Virtual worms

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Virtual worms

Postby scoobyjude » Mon Nov 06, 2006 5:49 pm

Virtual worms crawl through 3-D medical images
Simon Fraser University-created technology gives medical researchers a peek inside patients
Published: Monday, November 06, 2006

Computer scientists at Simon Fraser University have created virtual worms that crawl through medical images of blood vessels, air passages and spinal cords, offering medical researchers a non-invasive and detailed peek inside their patients.

Assistant professor Ghassan Hamarneh and graduate student Chris McIntosh developed the "3-D crawlers" to help medical researchers analyse three-dimensional images taken using computer-aided tomography, or CAT, scans and magnetic resonance imaging, or MRIs.

On a computer screen, the virtual worms can navigate the images, allowing clinicians to follow their journey through tubular structures like blood vessels and spinal cords.

"The idea is that we wanted to create something that would be intuitive to the doctors," Hamarneh said. "These virtual crawlers, they are put inside these 3-D worlds and you can imagine they are sensing the world around them."

The technology is somewhat similar to that used in interactive games, but Hamarneh and McIntosh are among the first to create artificial life for medical applications.

Their worms can virtually "feel" different types of tissue in the body, according to the colours or light intensity of areas on the image, and they are able to map out complicated networks of vascular structures.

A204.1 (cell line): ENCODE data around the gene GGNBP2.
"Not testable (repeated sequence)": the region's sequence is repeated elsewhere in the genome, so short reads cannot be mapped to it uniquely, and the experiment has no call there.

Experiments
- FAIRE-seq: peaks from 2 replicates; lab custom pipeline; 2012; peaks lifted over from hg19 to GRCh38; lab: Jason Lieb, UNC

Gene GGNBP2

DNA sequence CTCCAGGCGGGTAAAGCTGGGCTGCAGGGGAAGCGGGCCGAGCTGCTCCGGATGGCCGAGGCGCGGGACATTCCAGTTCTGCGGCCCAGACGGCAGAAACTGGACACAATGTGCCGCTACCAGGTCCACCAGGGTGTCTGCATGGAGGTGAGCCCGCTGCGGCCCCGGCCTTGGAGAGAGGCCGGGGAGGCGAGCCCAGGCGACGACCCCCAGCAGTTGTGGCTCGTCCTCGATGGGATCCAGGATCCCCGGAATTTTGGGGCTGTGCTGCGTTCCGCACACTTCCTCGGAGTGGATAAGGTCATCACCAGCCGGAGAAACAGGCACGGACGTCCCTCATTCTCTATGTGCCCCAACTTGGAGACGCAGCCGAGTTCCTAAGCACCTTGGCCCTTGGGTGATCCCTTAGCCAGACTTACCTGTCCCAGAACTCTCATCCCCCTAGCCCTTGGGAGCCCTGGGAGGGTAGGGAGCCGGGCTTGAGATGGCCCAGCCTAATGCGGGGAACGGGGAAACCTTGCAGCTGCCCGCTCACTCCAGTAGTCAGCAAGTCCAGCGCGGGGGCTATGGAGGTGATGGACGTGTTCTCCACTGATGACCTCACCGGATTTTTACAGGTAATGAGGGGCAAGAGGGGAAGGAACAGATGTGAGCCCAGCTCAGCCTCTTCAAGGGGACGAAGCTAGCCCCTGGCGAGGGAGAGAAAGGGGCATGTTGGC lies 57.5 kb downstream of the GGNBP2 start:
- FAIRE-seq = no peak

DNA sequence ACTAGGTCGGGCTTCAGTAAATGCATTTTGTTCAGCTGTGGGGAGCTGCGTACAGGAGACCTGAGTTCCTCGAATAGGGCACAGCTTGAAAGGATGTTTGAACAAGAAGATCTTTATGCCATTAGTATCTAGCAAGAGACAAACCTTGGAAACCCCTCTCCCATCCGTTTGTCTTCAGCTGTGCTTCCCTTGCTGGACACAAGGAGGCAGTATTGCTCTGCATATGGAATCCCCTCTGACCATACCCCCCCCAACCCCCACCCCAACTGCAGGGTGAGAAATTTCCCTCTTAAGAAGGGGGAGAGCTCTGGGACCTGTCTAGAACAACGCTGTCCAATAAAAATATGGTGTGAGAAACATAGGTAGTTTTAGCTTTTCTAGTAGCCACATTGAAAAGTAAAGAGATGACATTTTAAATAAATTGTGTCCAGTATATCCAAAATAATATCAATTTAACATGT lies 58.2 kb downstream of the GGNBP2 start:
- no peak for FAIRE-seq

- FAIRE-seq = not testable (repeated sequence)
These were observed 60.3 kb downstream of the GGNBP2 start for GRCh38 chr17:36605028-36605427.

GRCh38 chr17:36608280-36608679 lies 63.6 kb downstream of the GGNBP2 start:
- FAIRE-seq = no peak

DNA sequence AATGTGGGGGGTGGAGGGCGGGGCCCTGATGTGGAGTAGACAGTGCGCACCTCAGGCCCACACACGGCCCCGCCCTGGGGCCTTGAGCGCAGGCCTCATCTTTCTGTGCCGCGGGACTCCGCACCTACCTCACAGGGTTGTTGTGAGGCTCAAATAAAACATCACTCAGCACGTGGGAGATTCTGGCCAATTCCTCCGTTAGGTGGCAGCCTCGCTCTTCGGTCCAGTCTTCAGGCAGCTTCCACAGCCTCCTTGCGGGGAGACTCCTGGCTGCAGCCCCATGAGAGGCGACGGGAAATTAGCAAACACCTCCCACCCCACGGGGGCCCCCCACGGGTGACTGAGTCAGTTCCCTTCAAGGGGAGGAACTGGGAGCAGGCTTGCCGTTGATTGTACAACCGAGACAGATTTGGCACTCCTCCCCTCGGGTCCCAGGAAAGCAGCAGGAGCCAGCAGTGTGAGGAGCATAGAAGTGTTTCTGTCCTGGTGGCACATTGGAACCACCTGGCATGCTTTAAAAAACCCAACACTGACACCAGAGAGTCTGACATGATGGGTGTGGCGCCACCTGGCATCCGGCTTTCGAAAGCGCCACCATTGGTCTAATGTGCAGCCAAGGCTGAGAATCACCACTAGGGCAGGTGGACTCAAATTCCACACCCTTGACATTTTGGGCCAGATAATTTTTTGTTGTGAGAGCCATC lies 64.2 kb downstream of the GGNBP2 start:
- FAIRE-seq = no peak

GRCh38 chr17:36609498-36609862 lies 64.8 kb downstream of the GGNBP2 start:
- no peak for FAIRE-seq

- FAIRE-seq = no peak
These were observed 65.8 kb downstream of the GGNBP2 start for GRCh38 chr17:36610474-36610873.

Medical researchers can load an image onto their computer and with the click of a mouse, insert a 3D crawler to explore the blood vessels.

As it moves, the crawler can allow researchers to see what it sees. It provides information about the radius of the passageway it's in, showing where a vessel narrows or where it branches.

In places where a vessel splits in two, the crawler creates "children" to continue exploring both branches.

Once it's done, researchers can get a detailed view of the entire vasculature.

The ability to virtually explore such structures could be used in the future to help doctors identify cancerous growths, aneurysms and various diseases, McIntosh said.

"A lot of recent research has shown that everything from the common cold to cancer affects blood vessels in your body," he said.

For instance, he said, areas where blood vessels bend frequently can indicate the development of a tumour.

For now, the computer scientists' work focuses on developing the 3D crawlers for research rather than diagnostic applications.

But their vision is to eventually allow doctors to use them in clinical practice.

Among other uses, they could help doctors determine where to place stents, McIntosh said.

Hamarneh and McIntosh are currently testing crawlers that explore spinal cords for use in multiple sclerosis research at Vancouver General Hospital.

So far, the results are positive, Hamarneh said. "It's got many doctors excited."

© The Vancouver Sun 2006
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